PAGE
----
iFLYTEK Smart Recorder review – Voice transcription without the internet or apps

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REVIEW – Doctor’s appointments, important meetings, and important calls are why a good voice recorder is useful. Sure, you can use your phone’s built-in voice recorder, but a dedicated device with long battery life and built-in voice-to-text transcription could be a better option. Let’s see if the iFLYTEK Smart Voice Recorder is just that.

What is it?

The iFLYTEK is a rechargeable voice recorder that has a built-in real time voice-to-text transcription feature that doesn’t require an internet connection or a connection to an app on your phone.

What’s included?

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  • iFLYTEK Smart Recorder
  • USB-C charging cable
  • Manual

Tech specs

Click to expand Specs

Processor: Octa-core 64-bit high-performance processor
Memory : 32GB / 175 hours
Display: 2.0″ touch screen
Microphones: 6
Battery: 2000mAh
Capable of transcribing in 5 major languages:


Design and features

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The iFLYTEK is a small handheld recorder that reminds me of an iPod with a circular nav button on the front of the grey metal case.

At the top is a 2 inch color touch screen and below it is a record button, and a nav button that has four microphones surrounding it.

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The back of the recorder is plain but you can see the microphones at the top.

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As well as the microphones on the top edge.

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The bottom of the iFLYTEK has a speaker and USB-C connection for charging or file transfer to a Windows PC. The instructions say that you can transfer files to a Mac if you install the Android file transfer app, but this would not work for me when I tried it.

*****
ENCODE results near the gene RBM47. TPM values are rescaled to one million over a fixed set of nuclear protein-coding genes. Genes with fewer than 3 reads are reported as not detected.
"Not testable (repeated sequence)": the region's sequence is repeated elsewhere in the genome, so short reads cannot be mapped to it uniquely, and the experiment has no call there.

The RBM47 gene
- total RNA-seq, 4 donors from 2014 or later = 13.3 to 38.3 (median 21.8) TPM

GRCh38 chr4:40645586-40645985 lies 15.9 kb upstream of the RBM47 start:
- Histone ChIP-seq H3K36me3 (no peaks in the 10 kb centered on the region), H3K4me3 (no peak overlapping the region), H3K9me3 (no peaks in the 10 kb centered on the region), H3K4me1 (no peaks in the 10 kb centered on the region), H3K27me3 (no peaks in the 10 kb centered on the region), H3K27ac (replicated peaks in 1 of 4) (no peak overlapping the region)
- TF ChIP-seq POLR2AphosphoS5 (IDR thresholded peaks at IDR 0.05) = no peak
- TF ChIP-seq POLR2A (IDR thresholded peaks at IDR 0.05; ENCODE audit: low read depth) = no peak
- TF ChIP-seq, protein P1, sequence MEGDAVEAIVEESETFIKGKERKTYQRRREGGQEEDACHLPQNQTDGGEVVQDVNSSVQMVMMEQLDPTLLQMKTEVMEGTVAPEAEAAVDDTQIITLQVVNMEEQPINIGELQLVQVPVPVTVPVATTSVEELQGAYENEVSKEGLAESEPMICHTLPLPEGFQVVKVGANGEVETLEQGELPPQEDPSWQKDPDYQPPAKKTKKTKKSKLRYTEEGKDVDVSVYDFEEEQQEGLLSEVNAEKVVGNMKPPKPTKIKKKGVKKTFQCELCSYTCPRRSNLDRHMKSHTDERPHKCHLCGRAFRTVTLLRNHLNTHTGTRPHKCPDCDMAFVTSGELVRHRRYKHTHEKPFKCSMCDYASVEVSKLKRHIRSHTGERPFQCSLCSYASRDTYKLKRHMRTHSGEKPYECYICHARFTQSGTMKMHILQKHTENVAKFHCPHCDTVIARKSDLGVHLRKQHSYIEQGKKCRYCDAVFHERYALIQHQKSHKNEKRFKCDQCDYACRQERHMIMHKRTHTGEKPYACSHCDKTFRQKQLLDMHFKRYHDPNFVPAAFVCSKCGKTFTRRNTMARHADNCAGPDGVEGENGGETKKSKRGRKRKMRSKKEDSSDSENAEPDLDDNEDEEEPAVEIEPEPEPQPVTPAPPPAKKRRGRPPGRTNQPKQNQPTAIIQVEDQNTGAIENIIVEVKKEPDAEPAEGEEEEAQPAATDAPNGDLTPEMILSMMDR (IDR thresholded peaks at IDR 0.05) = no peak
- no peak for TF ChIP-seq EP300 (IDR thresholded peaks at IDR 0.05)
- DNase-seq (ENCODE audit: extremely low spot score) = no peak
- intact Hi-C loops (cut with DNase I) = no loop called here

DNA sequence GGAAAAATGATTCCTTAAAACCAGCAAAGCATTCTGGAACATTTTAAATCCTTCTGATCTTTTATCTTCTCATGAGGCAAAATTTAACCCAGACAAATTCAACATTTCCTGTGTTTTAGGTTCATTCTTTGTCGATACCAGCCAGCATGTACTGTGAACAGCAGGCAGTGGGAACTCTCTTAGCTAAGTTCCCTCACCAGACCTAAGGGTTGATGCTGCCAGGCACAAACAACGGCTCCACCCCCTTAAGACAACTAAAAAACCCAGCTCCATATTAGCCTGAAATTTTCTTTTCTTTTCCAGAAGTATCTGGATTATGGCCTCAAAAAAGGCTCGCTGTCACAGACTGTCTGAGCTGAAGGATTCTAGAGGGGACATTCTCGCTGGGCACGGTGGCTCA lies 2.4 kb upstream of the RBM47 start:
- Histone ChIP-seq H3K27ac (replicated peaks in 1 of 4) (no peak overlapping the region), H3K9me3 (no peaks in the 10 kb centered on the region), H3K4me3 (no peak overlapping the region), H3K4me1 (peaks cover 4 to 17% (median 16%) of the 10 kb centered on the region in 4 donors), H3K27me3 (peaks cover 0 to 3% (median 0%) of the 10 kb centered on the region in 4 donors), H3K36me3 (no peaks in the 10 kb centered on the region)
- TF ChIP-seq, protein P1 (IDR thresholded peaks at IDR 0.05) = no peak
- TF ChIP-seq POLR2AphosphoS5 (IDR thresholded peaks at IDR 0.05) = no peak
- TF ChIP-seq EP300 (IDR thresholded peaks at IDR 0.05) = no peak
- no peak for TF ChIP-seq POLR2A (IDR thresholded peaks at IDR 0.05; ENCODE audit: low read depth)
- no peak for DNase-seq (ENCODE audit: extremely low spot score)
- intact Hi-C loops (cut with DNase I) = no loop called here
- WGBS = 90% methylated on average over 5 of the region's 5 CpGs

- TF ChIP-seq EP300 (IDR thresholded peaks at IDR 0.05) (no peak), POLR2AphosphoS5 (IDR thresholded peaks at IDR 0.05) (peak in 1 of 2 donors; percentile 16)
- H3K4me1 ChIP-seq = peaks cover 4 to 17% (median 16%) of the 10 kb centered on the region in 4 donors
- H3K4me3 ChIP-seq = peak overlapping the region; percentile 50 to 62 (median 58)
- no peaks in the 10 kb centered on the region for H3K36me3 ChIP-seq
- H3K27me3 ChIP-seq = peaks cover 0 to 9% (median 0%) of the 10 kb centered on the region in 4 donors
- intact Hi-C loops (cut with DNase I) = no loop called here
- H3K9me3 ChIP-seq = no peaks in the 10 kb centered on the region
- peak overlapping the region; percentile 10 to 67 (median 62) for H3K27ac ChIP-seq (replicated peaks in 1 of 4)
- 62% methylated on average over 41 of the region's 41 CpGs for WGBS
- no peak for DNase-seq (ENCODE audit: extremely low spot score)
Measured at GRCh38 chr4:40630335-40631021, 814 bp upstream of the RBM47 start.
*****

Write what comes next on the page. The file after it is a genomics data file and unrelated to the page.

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The left side has a volume rocker button.

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The other side has the power button.

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The user interface for the iFLYTEK Smart Recorder is simple. It shows the time in military time format and no, you can change it to 12hr format. It also shows the date and the battery level.

If you scroll up on the screen, you can access the recording screen, file manager, and settings.

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With 32GB of built-in storage, the iFLYTEK can store up to 175 hours of recordings.

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The settings are pretty basic: You can set the screen’s auto timeout, auto power off, recording indicator light, system language, time, date, etc.

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The iFLYTEK has 2x10mm diameter directional microphones with up to 15m recording distance and 4 omnidirectional microphones.

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With the device powered on, you can immediately start a recording by double-clicking the red record button. While the iFLYTEK is recording, you can press the little flag icon on the screen to mark a section that you want to remember. Then, when you are finished recording, you can press the pause button on the screen. You’ll be asked if you want to resume or if you’re done.

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If you press done, the audio (.WAV) file will be saved to the iFLYTEK’s internal memory along with the transcribed file that is saved in Microsoft Word DOC format.

To move the files from the iFLYTEK  to your computer, you connect the included USB-C cable to the iFLYTEK and to your Windows PC where it will immediately open as an external drive. If you happen to have a Mac like I do, you are instructed to install the Google Android file transfer app. I’ve used this app before with Android phones which have allowed me to transfer files to and from phones and my Mac, but when I tried it with the iFLYTEK it would not allow me to do that. I could see the folder, but it popped up a message each time telling me to set the iFLYTEK to a certain setting which isn’t available on the device (isn’t available on Android devices though).

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I ended up digging out a mini PC just to hook up the iFLYTEK to transfer the files. Then, when I finally did get them on my Mac, I found that my Mac wouldn’t open the .DOC files, which I’ve also never had issues with before. After some trial and error, I was able to get the transcribed text. Here are some examples of the audio and transcriptions. Press play while you read the transcription so you can see how well it did.